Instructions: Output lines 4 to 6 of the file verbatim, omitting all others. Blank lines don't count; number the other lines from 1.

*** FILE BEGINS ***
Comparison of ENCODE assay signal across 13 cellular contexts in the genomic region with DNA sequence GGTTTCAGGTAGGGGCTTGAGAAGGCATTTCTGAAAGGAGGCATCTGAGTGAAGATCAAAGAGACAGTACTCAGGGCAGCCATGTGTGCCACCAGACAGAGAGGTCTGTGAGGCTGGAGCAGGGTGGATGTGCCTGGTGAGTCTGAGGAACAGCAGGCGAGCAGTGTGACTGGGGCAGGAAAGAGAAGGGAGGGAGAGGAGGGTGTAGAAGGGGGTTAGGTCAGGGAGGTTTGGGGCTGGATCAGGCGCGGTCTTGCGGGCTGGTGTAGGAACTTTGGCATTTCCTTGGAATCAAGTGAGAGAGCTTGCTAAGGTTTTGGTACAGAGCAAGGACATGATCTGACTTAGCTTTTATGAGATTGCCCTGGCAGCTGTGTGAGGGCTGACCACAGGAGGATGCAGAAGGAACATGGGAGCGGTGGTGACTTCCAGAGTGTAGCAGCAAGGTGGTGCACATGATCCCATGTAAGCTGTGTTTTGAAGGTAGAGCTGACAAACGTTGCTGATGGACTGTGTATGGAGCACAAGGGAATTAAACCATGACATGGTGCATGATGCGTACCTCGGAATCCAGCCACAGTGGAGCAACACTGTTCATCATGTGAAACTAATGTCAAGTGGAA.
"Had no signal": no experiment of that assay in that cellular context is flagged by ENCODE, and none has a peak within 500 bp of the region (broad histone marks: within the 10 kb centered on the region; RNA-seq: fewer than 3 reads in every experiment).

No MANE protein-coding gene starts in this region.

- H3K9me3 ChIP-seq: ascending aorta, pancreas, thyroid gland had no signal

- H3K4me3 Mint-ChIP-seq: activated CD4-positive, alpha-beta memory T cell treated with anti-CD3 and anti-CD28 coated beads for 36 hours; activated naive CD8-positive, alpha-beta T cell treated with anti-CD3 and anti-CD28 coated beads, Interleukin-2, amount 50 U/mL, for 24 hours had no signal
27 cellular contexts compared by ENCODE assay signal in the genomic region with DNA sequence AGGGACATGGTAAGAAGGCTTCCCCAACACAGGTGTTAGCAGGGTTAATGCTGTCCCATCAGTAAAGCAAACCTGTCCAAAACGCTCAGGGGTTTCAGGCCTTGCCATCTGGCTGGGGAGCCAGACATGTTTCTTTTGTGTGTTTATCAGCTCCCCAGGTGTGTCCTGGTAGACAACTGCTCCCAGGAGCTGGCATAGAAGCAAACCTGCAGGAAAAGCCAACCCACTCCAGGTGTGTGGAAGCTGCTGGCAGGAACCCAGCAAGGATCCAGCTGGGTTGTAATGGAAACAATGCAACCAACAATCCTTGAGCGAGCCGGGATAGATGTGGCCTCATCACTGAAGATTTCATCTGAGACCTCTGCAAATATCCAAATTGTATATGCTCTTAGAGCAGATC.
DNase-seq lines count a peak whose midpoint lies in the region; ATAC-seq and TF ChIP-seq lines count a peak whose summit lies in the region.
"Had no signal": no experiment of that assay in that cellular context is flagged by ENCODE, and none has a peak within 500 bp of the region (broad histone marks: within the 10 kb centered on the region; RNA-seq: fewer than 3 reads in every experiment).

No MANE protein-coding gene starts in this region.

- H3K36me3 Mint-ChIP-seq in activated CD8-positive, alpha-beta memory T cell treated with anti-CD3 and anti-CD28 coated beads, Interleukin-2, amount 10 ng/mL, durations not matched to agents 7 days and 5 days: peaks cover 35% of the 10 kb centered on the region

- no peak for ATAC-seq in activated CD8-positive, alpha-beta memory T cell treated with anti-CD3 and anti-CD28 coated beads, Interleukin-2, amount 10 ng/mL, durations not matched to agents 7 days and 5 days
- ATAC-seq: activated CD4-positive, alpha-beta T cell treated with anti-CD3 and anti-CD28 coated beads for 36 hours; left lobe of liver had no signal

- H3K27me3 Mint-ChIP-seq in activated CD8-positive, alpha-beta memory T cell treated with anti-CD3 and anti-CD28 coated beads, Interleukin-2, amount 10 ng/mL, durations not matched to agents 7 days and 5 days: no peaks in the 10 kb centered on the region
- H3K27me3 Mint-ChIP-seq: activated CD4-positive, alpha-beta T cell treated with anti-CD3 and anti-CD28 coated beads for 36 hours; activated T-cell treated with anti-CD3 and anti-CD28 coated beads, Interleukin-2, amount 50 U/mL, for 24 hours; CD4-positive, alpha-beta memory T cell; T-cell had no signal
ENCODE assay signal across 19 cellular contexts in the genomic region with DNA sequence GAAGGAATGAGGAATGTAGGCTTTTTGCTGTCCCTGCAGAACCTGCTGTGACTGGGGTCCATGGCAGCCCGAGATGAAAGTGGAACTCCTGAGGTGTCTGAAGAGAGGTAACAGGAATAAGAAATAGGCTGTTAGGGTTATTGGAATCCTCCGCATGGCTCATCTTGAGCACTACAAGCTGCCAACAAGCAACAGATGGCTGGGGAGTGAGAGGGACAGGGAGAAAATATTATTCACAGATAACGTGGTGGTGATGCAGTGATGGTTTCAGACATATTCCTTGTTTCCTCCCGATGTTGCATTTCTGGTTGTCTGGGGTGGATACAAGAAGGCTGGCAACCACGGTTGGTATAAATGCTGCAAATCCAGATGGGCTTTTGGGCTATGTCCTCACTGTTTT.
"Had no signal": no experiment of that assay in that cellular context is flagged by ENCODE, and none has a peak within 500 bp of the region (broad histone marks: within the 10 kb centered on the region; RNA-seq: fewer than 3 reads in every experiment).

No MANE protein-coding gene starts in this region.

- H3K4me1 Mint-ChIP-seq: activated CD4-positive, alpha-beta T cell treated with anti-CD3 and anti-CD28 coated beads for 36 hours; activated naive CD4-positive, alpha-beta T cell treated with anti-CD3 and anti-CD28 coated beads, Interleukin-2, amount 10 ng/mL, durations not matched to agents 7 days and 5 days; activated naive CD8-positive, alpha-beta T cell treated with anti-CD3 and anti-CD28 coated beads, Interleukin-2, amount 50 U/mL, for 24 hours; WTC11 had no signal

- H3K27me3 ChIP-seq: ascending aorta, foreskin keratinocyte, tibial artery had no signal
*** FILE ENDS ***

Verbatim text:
- H3K9me3 ChIP-seq: ascending aorta, pancreas, thyroid gland had no signal

- H3K4me3 Mint-ChIP-seq: activated CD4-positive, alpha-beta memory T cell treated with anti-CD3 and anti-CD28 coated beads for 36 hours; activated naive CD8-positive, alpha-beta T cell treated with anti-CD3 and anti-CD28 coated beads, Interleukin-2, amount 50 U/mL, for 24 hours had no signal
27 cellular contexts compared by ENCODE assay signal in the genomic region with DNA sequence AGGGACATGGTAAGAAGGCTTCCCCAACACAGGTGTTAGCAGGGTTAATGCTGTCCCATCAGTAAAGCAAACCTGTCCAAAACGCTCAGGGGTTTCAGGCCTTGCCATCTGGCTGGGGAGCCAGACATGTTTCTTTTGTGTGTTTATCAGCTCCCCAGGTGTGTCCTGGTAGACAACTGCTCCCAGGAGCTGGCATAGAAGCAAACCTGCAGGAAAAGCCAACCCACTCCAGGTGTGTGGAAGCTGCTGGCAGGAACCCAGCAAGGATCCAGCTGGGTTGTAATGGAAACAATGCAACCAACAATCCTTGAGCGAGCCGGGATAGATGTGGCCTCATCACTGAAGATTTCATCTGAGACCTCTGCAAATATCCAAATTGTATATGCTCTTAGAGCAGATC.